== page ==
Jorge Masvidal is the hottest name in mixed martial arts at the moment and he’s using the time in the spotlight wisely.
Fresh off his record-setting UFC 239 knockout of Ben Askren, Masvidal now has his sights set on another marquee matchup the next time he steps into the Octagon – either a title fight against welterweight champion Kamaru Usman or a tilt with superstar Conor McGregor.
“I want to break his face,” Masvidal said of McGregor during a Thursday appearance on The Dan LeBatard Show. “I think that’s an easy paycheque. He’s got these cash symbols written all over his face for me. I just don’t see it going his way if I’m honest with you.”
Masvidal has been a respected figure in the MMA and combat sports worlds dating all the way back to when he was featured in those infamous Kimbo Slice street fight videos from the early aughts.
The 34-year-old’s star power has never shone brighter than it has in 2019, though, as Masvidal all of a sudden finds himself as one of the biggest names in the sport thanks to a pair of violent knockout wins plus some extracurricular activity.
It began in March when he KO’d Darren Till in England, then proceeded to cut fellow 170-pound contender Leon Edwards open during a backstage altercation with a punch combo he later affectionately called a “three piece with a soda.”
His popularity continued to grow after he signed on to fight Askren, who was undefeated in MMA and considered one of the more entertaining talkers on the UFC roster.
The two traded insults in the media in the lead-up to the fight before Masvidal beat Askren in the most spectacular way possible – a flying knee less than five seconds into the opening round – and emerged from UFC 239 with some clout among mainstream sports fans.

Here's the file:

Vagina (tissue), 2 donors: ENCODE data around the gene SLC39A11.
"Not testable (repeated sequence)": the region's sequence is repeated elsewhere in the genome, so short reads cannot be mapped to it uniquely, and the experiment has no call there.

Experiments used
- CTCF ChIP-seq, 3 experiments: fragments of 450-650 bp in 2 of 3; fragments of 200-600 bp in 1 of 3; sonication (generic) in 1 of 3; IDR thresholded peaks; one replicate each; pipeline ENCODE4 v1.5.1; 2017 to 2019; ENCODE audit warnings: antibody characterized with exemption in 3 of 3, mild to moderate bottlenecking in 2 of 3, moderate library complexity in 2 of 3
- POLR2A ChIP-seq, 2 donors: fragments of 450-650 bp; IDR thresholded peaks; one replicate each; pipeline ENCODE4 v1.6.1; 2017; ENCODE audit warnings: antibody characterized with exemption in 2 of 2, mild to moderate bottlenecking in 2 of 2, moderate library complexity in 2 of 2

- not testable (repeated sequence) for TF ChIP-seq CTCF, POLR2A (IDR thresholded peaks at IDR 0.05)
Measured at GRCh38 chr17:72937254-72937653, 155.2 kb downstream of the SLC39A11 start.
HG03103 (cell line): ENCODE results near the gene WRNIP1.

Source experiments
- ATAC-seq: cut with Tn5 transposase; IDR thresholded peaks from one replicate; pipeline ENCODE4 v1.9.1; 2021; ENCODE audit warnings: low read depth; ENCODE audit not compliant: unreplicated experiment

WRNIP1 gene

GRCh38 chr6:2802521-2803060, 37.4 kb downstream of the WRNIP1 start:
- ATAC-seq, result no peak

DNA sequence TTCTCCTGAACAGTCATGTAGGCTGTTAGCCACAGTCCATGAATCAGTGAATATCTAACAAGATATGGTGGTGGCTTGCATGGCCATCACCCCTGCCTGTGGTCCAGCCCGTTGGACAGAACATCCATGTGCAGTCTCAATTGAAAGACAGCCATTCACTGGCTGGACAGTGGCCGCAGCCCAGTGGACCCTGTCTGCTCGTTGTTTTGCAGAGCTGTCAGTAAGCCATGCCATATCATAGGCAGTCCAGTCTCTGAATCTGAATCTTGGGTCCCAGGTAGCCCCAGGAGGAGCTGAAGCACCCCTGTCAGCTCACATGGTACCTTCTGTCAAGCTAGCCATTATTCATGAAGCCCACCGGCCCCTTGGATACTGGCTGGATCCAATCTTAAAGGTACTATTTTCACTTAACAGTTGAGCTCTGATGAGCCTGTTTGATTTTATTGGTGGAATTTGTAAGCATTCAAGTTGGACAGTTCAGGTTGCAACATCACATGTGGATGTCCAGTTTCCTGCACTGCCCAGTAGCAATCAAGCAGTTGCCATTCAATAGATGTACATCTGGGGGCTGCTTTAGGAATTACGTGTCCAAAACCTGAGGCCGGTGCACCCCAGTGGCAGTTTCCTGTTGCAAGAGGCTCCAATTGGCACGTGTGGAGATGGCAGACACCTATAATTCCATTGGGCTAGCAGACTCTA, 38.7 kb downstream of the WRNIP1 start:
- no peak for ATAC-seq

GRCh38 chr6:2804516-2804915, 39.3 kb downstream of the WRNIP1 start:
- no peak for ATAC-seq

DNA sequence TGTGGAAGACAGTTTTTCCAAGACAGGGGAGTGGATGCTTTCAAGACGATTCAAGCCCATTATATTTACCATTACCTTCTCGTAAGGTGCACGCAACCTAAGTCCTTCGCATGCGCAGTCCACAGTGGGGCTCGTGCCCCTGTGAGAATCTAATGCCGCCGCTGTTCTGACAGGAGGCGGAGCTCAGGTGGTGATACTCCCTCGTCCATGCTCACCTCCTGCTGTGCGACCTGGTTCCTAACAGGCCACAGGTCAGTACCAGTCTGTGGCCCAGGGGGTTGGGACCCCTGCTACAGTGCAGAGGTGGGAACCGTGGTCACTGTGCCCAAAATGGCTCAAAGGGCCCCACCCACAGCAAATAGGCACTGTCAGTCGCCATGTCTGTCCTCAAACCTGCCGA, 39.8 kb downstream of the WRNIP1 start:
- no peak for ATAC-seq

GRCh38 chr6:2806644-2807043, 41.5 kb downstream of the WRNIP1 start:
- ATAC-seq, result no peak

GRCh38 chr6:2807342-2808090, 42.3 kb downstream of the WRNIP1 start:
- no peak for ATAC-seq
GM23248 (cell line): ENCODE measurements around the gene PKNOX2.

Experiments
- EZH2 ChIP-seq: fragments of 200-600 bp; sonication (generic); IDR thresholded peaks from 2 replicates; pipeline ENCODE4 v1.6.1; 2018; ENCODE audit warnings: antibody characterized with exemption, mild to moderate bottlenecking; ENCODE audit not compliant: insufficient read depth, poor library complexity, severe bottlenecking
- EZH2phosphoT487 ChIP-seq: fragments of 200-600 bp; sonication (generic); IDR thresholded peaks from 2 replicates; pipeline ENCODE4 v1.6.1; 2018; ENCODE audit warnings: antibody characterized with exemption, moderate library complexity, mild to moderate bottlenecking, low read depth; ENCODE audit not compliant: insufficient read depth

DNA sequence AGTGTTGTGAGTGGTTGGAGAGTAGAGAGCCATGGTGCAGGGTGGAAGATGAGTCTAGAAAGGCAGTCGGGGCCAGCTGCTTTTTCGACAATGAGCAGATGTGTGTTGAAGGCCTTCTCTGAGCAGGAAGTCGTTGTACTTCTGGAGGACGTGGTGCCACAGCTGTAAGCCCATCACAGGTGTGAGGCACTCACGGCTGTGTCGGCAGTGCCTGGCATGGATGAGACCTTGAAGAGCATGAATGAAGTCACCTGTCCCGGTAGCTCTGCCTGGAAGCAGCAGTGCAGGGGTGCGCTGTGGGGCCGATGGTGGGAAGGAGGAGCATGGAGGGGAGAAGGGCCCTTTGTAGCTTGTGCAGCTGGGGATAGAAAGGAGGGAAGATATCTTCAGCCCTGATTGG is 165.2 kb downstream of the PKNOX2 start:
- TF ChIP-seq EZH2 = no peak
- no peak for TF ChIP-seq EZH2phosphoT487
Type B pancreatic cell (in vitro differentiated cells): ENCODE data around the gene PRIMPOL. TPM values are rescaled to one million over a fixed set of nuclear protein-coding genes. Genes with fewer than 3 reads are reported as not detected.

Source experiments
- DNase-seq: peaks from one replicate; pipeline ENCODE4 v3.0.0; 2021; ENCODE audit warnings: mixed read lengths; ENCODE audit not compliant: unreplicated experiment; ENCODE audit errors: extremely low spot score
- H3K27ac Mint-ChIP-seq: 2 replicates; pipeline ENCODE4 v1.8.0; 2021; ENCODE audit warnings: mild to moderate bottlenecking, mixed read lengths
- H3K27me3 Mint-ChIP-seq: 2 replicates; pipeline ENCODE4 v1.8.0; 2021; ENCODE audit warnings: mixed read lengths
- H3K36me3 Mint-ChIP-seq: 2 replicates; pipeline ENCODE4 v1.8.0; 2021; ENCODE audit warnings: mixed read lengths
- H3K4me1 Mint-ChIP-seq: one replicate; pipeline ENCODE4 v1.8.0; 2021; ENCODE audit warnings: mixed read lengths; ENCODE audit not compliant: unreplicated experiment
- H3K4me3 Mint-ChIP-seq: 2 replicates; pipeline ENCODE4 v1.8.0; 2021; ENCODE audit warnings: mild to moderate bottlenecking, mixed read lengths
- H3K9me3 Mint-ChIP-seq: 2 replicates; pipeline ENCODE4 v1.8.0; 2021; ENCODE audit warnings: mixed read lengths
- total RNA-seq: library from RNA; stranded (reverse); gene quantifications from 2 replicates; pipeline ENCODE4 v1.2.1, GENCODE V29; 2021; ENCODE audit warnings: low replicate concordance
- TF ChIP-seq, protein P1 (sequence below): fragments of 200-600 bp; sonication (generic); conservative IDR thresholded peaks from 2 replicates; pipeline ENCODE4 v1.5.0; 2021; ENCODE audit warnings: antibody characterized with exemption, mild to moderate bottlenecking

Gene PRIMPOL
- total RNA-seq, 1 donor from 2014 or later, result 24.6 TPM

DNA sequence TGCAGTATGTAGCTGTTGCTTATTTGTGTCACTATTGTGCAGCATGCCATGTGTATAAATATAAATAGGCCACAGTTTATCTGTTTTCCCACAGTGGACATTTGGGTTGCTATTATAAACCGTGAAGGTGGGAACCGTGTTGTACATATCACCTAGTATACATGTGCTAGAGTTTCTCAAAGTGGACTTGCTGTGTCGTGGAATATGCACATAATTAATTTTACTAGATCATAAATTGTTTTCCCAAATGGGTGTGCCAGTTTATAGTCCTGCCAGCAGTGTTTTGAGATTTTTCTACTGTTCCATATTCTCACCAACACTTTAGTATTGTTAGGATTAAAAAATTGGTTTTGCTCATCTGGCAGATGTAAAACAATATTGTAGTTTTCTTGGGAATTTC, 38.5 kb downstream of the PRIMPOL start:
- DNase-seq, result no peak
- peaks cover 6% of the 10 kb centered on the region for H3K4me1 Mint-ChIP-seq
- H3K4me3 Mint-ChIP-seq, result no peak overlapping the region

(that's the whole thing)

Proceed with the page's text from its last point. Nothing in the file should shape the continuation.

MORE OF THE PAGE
Dwight Howard Doc Rivers Khabib Usman
— UFC (@ufc) July 11, 2019
Usman, who beat Tyron Woodley by decision at UFC 235 to win the title, is recovering from a recent hernia surgery and his next opponent is yet to be determined. His first challenger could emerge from the upcoming Colby Covington vs. Robbie Lawler matchup, considering Covington won an interim belt in 2018 and Lawler is a respected former champ.
Masvidal is officially the No. 3-ranked contender at 170 pounds behind Woodley and Covington, respectively.
“He’s got the title and that’s what I want but he’s always having injuries and things are happening,” Masvidal said of a possible fight with Usman.
Masvidal has never been tied to McGregor until now, but said the former two-division champion “interests me because it’s just a fight that if we made it, it’s going to sell a lot and I’m going to get the money that I deserve and you can see you put me in there in a fight and I’m going to fight. I’m going to give you what the fans want. I’ve never pulled out of a fight.”
McGregor’s most recent fight was when he lost his UFC lightweight title to Khabib Nurmagomedov at UFC 229. The Irish superstar is a natural 155-pounder but has competed at welterweight twice in the UFC against Nate Diaz.
UFC president Dana White has said he expects McGregor to return at some point in 2019, but nothing is guaranteed.
“He’s tapped a couple times so that’s backing down in my book,” Masvidal said of McGregor. “It’s something I’ve never done and I feel like I’d break him. It would be an easy fight. It just means more money, more fans and then fight for the title. Either one of them (McGregor or Usman) makes sense to me.”
Masvidal’s 34-13 professional record doesn’t jump off the page, but 10 of his losses have been via decision and five of them were split decisions, many of the controversial variety.
The Miami native said those split decisions hit him really hard and he made the conscious effort to set himself apart and “find the formula that sets me apart, not in the split decision manner but in the devastating ‘I just baptized you’ manner. That’s all I’m focused on is separating myself from the pack as much as possible.”
His wins over Till and Askren and now his call-out of McGregor are great ways to do so.
“I just want to fight the best guys that there is in the world and make the most money out of it because I’m finally in the position after 16 years [fighting professionally],” Masvidal added.